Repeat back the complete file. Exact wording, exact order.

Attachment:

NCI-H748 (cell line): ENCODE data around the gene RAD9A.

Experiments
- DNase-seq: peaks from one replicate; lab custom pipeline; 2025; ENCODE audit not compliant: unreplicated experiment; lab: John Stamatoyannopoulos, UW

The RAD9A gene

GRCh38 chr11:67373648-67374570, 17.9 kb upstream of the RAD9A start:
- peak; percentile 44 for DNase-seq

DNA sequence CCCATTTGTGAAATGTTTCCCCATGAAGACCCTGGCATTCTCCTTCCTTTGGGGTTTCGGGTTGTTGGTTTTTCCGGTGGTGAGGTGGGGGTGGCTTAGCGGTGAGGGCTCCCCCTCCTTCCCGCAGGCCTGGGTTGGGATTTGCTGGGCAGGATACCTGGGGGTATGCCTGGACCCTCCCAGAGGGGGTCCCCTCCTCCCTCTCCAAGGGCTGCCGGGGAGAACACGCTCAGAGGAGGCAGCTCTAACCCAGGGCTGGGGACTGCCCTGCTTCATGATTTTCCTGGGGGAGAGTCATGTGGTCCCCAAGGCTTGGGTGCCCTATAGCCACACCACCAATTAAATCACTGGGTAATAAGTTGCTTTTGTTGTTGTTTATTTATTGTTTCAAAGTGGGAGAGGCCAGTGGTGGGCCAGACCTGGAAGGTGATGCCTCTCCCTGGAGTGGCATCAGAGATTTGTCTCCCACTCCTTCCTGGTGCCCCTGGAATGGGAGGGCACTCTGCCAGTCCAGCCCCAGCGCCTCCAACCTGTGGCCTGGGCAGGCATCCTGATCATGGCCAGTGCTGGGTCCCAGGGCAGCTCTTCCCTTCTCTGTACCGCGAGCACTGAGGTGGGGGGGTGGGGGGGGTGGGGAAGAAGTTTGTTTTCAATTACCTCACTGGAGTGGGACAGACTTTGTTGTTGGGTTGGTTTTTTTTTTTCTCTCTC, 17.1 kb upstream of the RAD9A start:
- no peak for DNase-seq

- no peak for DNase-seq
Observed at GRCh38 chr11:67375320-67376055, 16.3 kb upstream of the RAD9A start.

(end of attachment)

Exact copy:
NCI-H748 (cell line): ENCODE data around the gene RAD9A.

Experiments
- DNase-seq: peaks from one replicate; lab custom pipeline; 2025; ENCODE audit not compliant: unreplicated experiment; lab: John Stamatoyannopoulos, UW

The RAD9A gene

GRCh38 chr11:67373648-67374570, 17.9 kb upstream of the RAD9A start:
- peak; percentile 44 for DNase-seq

DNA sequence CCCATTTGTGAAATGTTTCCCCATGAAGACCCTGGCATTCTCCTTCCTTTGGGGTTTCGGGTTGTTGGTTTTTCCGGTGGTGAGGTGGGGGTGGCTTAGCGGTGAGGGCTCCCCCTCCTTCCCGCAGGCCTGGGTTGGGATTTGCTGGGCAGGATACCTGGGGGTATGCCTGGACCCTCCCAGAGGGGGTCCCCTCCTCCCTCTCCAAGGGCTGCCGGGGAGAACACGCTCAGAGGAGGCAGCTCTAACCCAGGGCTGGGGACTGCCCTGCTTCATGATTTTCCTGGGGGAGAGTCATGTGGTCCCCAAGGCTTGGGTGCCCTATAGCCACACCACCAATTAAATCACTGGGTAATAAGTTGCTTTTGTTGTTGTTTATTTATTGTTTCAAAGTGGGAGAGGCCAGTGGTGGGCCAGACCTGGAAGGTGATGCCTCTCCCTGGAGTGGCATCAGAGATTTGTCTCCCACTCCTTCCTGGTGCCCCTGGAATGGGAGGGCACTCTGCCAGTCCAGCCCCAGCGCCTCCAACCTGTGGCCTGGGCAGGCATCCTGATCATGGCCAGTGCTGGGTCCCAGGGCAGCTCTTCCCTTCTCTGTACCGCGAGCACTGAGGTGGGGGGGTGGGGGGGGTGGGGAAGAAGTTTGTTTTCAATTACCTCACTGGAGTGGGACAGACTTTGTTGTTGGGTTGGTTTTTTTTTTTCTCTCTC, 17.1 kb upstream of the RAD9A start:
- no peak for DNase-seq

- no peak for DNase-seq
Observed at GRCh38 chr11:67375320-67376055, 16.3 kb upstream of the RAD9A start.